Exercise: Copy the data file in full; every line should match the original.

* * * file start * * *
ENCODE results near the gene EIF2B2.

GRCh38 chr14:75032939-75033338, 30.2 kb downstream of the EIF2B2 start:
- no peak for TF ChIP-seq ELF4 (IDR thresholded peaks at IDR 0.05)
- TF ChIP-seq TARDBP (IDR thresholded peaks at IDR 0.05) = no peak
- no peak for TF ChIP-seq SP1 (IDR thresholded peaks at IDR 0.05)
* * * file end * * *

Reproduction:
ENCODE results near the gene EIF2B2.

GRCh38 chr14:75032939-75033338, 30.2 kb downstream of the EIF2B2 start:
- no peak for TF ChIP-seq ELF4 (IDR thresholded peaks at IDR 0.05)
- TF ChIP-seq TARDBP (IDR thresholded peaks at IDR 0.05) = no peak
- no peak for TF ChIP-seq SP1 (IDR thresholded peaks at IDR 0.05)